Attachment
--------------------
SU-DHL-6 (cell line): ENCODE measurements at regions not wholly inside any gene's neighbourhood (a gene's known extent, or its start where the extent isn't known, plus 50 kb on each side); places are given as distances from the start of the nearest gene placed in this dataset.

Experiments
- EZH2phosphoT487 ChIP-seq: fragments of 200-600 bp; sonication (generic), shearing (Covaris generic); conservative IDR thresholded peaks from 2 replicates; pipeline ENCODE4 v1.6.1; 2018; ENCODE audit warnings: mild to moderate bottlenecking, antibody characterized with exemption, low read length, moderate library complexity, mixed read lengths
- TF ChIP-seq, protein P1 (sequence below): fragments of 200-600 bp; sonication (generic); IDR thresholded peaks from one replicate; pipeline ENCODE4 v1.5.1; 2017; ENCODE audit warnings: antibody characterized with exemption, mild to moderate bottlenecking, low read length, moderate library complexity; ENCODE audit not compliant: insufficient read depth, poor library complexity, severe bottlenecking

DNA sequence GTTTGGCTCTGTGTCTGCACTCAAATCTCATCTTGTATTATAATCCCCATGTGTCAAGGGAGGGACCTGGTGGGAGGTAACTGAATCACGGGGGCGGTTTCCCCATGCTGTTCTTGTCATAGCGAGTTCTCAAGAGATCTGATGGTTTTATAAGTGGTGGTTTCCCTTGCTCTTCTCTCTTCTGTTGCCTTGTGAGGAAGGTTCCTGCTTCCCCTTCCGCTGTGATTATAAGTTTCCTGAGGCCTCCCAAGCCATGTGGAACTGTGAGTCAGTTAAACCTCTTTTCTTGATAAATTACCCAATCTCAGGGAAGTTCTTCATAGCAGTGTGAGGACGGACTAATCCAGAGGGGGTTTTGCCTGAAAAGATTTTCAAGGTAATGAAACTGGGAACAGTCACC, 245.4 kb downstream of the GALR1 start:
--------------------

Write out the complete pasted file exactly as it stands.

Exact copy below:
SU-DHL-6 (cell line): ENCODE measurements at regions not wholly inside any gene's neighbourhood (a gene's known extent, or its start where the extent isn't known, plus 50 kb on each side); places are given as distances from the start of the nearest gene placed in this dataset.

Experiments
- EZH2phosphoT487 ChIP-seq: fragments of 200-600 bp; sonication (generic), shearing (Covaris generic); conservative IDR thresholded peaks from 2 replicates; pipeline ENCODE4 v1.6.1; 2018; ENCODE audit warnings: mild to moderate bottlenecking, antibody characterized with exemption, low read length, moderate library complexity, mixed read lengths
- TF ChIP-seq, protein P1 (sequence below): fragments of 200-600 bp; sonication (generic); IDR thresholded peaks from one replicate; pipeline ENCODE4 v1.5.1; 2017; ENCODE audit warnings: antibody characterized with exemption, mild to moderate bottlenecking, low read length, moderate library complexity; ENCODE audit not compliant: insufficient read depth, poor library complexity, severe bottlenecking

DNA sequence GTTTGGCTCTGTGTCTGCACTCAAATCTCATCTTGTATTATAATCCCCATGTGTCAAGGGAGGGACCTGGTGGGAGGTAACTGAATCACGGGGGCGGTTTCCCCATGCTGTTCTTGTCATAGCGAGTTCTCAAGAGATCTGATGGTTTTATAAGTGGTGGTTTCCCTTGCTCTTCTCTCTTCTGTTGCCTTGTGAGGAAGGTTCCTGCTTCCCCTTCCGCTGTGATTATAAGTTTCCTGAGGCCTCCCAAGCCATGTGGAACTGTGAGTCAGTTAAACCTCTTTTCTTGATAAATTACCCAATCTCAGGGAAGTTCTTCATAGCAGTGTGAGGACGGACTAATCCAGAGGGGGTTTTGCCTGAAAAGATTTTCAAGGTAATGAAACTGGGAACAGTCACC, 245.4 kb downstream of the GALR1 start: